Assignments. Drama. Sleep Deprivation.
When the school week ends, my family and I seek sweet salvation from life’s stresses in the form of a good ol’ hearty breakfast for dinner at one of our favorite restaurants: Village Inn.
Now, I’m just a small-town girl from a little bump in the road people call “Mulvane, Kansas,” so no, I did not grow up with the urban dumpster fire that is IHOP. We didn’t have that. No, where I lived, Village Inn was THE place to eat breakfast for dinner. And it was the quintessential Klaus family Saturday evening stop.
Village Inn was a family favorite for a couple of reasons: One, my brother is one of the pickiest people on the planet and this is one of the few places he actually eats. Two, they served the BEST Coca-Cola in Derby, Kansas. I don’t know what kind of witchcraft they must have performed on their soda-fountain, but the pop there was always the perfect blend of fizz, syrup and heaven. Three, who doesn’t like breakfast for dinner?
But sadly, all good things must come to an end. It is with profound sorrow that I must confess that last week my family visited the old reliable Village Inn for what may have been the final time.
They must be closing, right? No. It’s much worse.
We walked in and sat in our sticky booth. We didn’t even need menus anymore—this wasn’t our first rodeo.
“What’ll you have to drink?” the waiter asked.
“Diet Coke,” my dad said.
“Will Diet Pepsi be okay?”
“NOOOOO!” my dad cried as he slapped the table with his hand.
My brother and I were stunned silent.
The poor waiter probably felt like he was reporting a death. He tried to recover, seeking to console us in the worst possible way.
“It’s okay…It’s actually good news. We serve Dr. Pepper now!”
Why would that be good news? Is everyone constipated?
We sat there staring at the table. An emptiness swelled in my belly—the hole that only Coke’s saccharine acid could fill. We all settled for waters.
“This is terrible,” my dad whispered. “They might as well pack it in. They’re finished. We’re going to have to find somewhere else to eat.”
We feigned normalcy throughout the rest of the meal, tipped the waiter handsomely for dealing with our drama, and left.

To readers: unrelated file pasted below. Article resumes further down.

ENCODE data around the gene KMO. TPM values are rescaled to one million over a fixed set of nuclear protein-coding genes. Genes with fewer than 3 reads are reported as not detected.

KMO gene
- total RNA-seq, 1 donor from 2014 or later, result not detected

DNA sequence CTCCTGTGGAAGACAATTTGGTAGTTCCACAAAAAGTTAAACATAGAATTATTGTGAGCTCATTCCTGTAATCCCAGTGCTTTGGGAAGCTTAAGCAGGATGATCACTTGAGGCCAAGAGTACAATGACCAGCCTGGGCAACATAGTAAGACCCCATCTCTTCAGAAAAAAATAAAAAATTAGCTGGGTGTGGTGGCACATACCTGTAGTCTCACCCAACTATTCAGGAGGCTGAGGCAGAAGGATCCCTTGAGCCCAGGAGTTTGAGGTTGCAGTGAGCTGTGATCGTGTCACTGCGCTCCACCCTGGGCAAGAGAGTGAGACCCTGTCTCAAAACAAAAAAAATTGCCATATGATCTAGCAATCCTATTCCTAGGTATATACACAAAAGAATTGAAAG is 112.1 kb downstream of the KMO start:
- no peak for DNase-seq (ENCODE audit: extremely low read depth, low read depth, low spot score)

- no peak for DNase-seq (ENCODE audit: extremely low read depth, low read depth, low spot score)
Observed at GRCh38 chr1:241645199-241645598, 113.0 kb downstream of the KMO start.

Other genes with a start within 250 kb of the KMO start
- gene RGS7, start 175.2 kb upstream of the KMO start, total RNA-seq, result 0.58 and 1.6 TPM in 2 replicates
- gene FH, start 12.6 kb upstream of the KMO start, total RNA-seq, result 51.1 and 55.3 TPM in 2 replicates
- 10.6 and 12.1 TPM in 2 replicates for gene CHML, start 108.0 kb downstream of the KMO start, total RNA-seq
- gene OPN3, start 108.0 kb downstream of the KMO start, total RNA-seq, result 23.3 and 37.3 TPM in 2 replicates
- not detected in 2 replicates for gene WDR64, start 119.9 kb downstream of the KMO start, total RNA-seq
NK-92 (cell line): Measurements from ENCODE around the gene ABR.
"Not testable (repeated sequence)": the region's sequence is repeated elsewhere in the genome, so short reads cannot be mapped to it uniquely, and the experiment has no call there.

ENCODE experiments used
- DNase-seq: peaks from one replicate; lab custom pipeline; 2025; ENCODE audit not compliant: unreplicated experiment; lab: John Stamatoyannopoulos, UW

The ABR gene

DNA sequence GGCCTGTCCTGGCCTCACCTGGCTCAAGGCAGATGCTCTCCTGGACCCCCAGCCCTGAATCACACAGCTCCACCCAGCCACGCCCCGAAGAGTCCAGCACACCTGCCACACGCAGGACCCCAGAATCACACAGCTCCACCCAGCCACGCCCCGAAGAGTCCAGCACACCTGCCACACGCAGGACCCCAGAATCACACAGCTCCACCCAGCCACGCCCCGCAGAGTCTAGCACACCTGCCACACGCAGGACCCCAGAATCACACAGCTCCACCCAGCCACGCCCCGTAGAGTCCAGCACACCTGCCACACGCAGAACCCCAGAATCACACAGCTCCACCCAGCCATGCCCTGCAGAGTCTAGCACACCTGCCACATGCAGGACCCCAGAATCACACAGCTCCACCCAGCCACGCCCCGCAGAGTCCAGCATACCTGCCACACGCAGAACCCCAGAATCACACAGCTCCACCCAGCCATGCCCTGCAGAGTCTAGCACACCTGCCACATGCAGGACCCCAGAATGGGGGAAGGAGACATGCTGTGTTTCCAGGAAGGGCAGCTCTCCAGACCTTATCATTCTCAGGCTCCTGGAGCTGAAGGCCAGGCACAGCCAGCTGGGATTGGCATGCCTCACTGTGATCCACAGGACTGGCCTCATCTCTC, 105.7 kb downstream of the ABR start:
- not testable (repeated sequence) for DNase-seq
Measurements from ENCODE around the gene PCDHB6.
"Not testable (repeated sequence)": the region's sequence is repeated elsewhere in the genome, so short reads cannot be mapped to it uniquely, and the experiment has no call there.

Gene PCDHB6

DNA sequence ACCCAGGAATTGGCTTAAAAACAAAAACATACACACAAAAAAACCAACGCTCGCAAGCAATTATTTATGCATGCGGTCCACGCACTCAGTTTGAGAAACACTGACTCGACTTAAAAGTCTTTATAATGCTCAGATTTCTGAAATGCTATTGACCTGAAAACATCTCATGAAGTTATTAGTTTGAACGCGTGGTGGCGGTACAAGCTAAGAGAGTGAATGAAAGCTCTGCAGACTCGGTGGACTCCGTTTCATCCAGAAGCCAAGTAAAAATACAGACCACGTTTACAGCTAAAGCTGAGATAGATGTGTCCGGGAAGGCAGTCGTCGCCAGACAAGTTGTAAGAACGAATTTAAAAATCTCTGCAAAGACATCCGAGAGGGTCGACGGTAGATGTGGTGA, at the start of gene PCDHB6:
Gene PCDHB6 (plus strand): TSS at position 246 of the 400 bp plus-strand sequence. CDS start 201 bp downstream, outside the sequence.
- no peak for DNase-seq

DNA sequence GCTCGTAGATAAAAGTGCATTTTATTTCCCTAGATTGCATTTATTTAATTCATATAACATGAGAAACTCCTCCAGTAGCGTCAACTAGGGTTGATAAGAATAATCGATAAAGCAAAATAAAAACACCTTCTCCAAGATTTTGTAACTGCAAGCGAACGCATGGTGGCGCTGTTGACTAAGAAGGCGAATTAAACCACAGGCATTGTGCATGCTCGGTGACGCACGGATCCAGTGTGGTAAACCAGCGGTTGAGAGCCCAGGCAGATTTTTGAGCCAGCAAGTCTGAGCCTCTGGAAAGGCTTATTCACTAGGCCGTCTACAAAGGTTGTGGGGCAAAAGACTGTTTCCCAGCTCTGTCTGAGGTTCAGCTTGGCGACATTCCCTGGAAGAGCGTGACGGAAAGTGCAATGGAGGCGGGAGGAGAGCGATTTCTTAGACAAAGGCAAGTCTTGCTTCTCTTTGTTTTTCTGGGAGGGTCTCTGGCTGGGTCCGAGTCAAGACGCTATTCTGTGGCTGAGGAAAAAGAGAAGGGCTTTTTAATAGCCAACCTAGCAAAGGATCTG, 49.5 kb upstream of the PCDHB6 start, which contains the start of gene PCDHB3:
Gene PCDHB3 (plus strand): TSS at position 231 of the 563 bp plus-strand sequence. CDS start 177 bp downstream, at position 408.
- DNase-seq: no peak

It may seem like we were overreacting—and okay, we definitely were—but let me just paint a picture of how dedicated my family is to Coca-Cola.
Once upon a time, my grandfather, the hardworking Eugene Klaus, worked in a bottling factory for Coca-Cola. A chilled bottle of Coke was the fruit of his labors, so naturally my family developed a loyalty to the brand.
Today my family has a whole bathroom adorned in Coca-Cola paraphernalia. The towels are Coke, the soap dish is Coke, the shower curtain is Coke, and even the wallpaper is Coke.
But it’s not just our history with Coca-Cola that draws us to it. It’s simply an undeniable fact that Coca-Cola is superior to Pepsi. Coca-Cola packs a punch that Pepsi does not. Its taste is tangier, sharper, and fizzier. Its quality endures.
You can open a can of Coca-Cola, put it in a fridge for 24 hours, pull it out, and it still tastes the same.
Pepsi goes flat within the amount of time it takes to make its journey through a bendy straw.
I go through the whole week plagued by this Pepsi campus. When the weekend arrives, I crave nothing more than a sip of the liquid gold that is Coca-Cola. Freedom.
Last weekend, Village Inn deprived us of that opportunity.
Village Inn, we have always been devoted customers. When breakfast for dinner seemed to go out of style and the only other patrons you had left were over 80 years old, we stuck around. When that IHOP opened down the street last year, we stayed loyal. We’ve probably thrown hundreds of dollars your way on soft-drinks alone throughout the years.
But Village Inn, I don’t know if we can come back from this one. Village Inn, I’m sorry to say, our loyalty to you doesn’t hold a candle to our loyalty to the supreme soda.
This is my goodbye letter Village Inn. It was fun while it lasted.
This story first appeared in the February 22, 2018 issue of The Vantage.